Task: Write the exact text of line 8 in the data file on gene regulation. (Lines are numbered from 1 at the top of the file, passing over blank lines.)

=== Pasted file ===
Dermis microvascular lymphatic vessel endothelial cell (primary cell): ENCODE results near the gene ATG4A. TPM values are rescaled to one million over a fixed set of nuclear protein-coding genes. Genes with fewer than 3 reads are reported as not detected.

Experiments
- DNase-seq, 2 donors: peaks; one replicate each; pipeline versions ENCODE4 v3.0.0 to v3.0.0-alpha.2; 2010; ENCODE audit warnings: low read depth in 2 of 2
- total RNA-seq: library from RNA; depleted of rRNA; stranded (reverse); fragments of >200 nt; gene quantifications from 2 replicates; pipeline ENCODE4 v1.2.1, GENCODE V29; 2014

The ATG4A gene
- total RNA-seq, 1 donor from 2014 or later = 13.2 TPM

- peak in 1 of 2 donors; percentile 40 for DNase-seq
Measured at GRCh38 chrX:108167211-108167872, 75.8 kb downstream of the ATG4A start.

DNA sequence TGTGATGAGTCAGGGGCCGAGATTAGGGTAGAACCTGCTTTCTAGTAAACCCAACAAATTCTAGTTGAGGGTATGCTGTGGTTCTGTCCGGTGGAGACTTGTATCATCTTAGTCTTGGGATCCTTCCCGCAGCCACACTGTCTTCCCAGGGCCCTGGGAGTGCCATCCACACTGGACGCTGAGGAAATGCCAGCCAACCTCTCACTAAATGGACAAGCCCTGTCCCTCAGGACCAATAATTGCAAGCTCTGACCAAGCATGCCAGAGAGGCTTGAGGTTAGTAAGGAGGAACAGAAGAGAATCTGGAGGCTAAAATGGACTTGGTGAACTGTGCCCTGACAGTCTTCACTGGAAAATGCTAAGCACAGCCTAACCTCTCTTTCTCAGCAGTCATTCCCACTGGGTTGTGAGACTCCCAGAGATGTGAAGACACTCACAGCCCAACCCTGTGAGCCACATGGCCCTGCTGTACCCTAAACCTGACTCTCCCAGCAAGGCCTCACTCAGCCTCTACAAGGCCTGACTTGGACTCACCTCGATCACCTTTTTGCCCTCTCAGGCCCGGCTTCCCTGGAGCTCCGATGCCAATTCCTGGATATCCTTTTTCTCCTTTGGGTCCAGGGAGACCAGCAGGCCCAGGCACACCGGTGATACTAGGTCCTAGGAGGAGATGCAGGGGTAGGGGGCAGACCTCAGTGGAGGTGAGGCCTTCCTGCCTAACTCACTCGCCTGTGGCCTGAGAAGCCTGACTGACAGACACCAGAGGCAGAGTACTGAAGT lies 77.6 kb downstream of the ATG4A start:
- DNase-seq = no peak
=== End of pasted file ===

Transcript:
Measured at GRCh38 chrX:108167211-108167872, 75.8 kb downstream of the ATG4A start.